Patrick J. Silva - Attorney at Law
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Who do you want as your attorney? The Master or the student? Patrick Silva has over 20 years of DUI experience, he has been published in DUI reference books, he has spoken in front of hundreds of attorneys at conferences, taught classes to lawyers on his secrets and strategies, and has a nationally listened to podcast dedicated to teaching other DUI lawyers how to win. (909)798-1500
How to Administer WAT (Walk and Turn)
Welcome back to the DUI Trial Lawyers Academy. This podcast is brought to you by silvaandsilvalaw.com. Great lawyers, helping great people. And now for your host: sought after speaker, avid mountain bike racer and renowned DUI trial lawyer, Patrick Silva.
Welcome back to the DUI Trial Lawyers Academy. This is your host, DUI trial lawyer, Patrick Silva.
In today's podcast, we're going to be discussing the Walk and Turn, and I'm going to refer to this as the Walk and Turn cheat sheet and cross. I will be making reference to the 2015 NHTSA manual, with a focus on session eight.
Let's talk a little bit about what can affect performance on the field sobriety tests, especially the Walk and Turn. If we look at session eight, page 77, it does point out that wind, weather and the driver's age can interfere with the driver's performance on the Walk and Turn. Now let's work these into a cross-examination question.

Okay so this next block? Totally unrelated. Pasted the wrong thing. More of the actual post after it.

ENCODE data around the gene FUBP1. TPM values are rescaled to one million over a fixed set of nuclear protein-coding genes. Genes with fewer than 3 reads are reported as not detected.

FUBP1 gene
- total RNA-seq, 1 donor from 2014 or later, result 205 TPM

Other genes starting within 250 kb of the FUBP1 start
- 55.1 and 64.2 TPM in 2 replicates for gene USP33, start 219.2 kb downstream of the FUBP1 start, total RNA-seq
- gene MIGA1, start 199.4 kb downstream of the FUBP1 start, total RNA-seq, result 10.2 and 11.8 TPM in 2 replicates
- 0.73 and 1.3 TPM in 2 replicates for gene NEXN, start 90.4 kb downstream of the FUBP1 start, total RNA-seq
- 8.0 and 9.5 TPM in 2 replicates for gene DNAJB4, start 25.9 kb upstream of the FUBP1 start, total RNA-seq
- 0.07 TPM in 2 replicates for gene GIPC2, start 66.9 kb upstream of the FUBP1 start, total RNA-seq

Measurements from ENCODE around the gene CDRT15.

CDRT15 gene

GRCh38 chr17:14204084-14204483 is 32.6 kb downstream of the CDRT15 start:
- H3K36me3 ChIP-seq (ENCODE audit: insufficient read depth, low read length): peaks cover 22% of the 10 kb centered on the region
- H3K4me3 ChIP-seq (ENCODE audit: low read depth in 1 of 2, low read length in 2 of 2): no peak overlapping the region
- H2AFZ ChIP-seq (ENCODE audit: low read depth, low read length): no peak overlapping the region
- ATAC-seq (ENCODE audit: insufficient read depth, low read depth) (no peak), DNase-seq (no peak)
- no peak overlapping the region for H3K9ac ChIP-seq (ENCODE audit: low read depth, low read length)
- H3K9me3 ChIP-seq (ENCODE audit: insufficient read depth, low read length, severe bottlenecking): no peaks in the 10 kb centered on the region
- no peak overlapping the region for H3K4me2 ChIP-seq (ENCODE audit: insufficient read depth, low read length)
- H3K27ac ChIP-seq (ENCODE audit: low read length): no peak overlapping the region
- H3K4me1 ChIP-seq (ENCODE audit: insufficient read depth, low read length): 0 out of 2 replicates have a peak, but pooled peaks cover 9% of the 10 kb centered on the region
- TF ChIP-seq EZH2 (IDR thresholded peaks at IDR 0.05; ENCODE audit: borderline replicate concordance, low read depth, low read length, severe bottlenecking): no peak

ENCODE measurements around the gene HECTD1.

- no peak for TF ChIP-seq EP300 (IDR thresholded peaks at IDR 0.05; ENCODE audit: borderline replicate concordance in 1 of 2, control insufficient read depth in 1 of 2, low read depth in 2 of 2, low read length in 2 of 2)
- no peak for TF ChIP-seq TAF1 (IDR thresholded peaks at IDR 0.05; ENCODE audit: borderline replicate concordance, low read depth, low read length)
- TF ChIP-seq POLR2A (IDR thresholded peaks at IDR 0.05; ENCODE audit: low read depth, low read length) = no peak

Officer Jones, on the night you arrested my client, Jose Cuervo, you had him on the side of the freeway. True? And this was out in Joshua Tree. Isn't that right? It was approximately 34 degrees. There were big rig trucks driving by at 70, 80 miles an hour. There was plenty of wind rush and all these could have affected his performance on the Walk and Turn.
You might bring back to the officer's recollection that it was windy that night, it was cold that night, that your client had no jacket on, your client is 65, 67, 70 years old. And you're going to point out the fact that all these can interfere with his performance on the Walk and Turn.
Now let's go to the clues on the Walk and Turn. A nice little mnemonic is BS SO WHAT? So, bullshit so what. B stands for if your client loses his balance during the instruction phase. S, if he starts too soon. If his S, another S, step number is incorrect. O, steps off the line. W, walked and stopped. H, he misses heel to toe. A, he uses his arms more than six inches and T, there's an improper turn. Where are you going to find this in the NHTSA manual? Well this is going to be on session eight, oh sorry, session seven, page 14.